Carl the Porsche salesman
In Sales it is important to leave no stone unturned – but all too easy to repeatedly look under the same rock in the hope that something might have appeared since our last visit. It rarely has.
The second-best answer in Sales is “no”. It enables you to move on. It requires you to seek out new opportunities. It makes you productive. A core Sales skill is the ability to quickly identify and qualify out those prospects not willing, able, or ready to buy.
For many years, my friend Carl was a Porsche salesman. I was never shy to point out to him that there is little skill in selling a product that essentially sells itself – but the truth is that Carl had an exceptional ability to recognise a genuine prospect from an interested party. He needed to – nine out of ten visitors to his showroom were tire-kickers.
As soon as you walked through the showroom door, Carl would be weighing you up. The average age of a Porsche buyer is 52, and 85% of them are male. Shoes are a more reliable indicator of net worth than watches or jewellery - and while affluent professionals might well wear scruffy jeans, they are unlikely to have a cheap coat. What coffee you take, and how you take it, can both be useful clues to your lifestyle (Porsche drivers apparently don’t drink much tea), but Carl’s absolute priority would always be to understand your occupation – with business owners and senior medical professionals immediately recognised as the hottest of prospects.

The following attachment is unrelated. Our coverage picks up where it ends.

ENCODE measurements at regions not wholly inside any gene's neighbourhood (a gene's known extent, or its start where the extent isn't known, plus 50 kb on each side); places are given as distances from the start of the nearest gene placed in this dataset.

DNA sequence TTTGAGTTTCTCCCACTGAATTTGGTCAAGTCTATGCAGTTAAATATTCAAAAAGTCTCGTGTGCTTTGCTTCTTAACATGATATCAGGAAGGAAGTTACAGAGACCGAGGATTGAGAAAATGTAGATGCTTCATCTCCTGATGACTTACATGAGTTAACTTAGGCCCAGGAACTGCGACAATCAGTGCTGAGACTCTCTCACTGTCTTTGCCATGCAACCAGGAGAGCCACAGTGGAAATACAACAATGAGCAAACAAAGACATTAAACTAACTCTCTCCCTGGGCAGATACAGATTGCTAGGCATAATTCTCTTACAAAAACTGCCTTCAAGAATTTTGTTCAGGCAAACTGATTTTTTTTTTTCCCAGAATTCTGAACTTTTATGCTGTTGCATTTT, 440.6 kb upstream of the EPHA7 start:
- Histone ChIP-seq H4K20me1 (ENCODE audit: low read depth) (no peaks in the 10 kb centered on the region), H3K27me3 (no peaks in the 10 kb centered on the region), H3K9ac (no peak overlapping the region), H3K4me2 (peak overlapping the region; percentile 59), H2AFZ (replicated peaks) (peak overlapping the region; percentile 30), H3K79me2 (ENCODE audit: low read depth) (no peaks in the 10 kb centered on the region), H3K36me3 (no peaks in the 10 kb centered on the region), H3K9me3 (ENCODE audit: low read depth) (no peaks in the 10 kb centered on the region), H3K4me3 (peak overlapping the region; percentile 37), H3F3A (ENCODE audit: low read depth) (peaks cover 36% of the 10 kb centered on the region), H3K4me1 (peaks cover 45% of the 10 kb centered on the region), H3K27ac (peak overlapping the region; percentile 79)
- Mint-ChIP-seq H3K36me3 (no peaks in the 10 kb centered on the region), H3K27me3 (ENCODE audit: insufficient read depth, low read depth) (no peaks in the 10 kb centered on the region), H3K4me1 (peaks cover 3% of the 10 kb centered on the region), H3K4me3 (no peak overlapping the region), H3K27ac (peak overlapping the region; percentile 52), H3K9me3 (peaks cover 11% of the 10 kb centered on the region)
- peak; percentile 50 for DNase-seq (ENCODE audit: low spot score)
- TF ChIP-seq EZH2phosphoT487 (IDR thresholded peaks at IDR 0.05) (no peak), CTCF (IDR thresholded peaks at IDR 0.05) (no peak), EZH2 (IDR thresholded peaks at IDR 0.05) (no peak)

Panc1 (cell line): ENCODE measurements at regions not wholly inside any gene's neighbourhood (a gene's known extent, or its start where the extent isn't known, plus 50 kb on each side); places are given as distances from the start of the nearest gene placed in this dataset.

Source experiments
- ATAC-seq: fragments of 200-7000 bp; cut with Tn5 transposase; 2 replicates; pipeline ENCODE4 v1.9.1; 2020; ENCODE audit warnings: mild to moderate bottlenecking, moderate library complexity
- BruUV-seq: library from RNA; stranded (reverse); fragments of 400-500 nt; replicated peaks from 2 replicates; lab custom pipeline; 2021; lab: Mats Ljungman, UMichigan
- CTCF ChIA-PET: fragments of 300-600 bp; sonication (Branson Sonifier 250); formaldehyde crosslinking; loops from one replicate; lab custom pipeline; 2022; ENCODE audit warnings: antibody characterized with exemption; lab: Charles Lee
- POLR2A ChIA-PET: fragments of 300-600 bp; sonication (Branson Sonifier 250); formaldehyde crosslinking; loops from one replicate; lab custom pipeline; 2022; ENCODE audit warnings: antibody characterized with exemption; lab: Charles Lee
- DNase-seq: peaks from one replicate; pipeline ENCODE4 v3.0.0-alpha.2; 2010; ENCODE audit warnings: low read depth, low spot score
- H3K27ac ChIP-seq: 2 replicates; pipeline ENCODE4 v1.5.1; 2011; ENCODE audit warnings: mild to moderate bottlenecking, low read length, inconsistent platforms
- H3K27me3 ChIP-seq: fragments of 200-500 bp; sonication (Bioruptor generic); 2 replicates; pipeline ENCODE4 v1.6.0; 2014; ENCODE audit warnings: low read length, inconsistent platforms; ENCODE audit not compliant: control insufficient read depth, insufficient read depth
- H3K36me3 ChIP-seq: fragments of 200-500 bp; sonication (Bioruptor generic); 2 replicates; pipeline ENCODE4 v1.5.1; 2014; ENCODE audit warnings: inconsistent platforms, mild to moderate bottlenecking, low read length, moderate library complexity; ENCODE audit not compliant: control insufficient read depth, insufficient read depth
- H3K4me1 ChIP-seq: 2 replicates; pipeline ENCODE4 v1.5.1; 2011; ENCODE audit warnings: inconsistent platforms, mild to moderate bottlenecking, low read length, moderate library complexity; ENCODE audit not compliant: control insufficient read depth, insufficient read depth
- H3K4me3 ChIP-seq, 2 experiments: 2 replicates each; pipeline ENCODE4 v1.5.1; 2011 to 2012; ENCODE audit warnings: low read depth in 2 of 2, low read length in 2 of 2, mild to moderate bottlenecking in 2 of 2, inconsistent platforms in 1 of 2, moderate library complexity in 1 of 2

Perhaps this all sounds very cold and calculating, but none of his customers would recognise Carl as anything other than warm, professional, and willing to go the extra mile for them. The point is that he could only offer this “supercar” level of customer service by politely filtering out the tire-kickers quickly.
I would expect most established businesses to know their own customers as well as Carl knew his. Nevertheless, many of these companies will have Sales pipelines heavily bolstered by opportunities that clearly do not fit their normal deal profiles. Over the short term this will be giving them a warm sense of security - but it is probably an illusion.
It has become an accepted wisdom that the value of a Sales pipeline within a CRM should be three times the related forecast revenues. Perhaps this is one of the ways that you measure your own Sales performance? There is nothing wrong with this approach, but Easter is here and I suggest that it might be time for a good Spring-clean.
Why not pull together a team internally and set aside a couple of hours to review every opportunity in your Sales pipeline? If your normal Sales cycle takes a few months, then look carefully at anything that has already been in there for longer than this. Similarly, re-qualify any prospects that do not fit your normal customer profile. I am not suggesting that you remove all of these potential deals, just that you satisfy yourselves that they are real.
Think like Carl.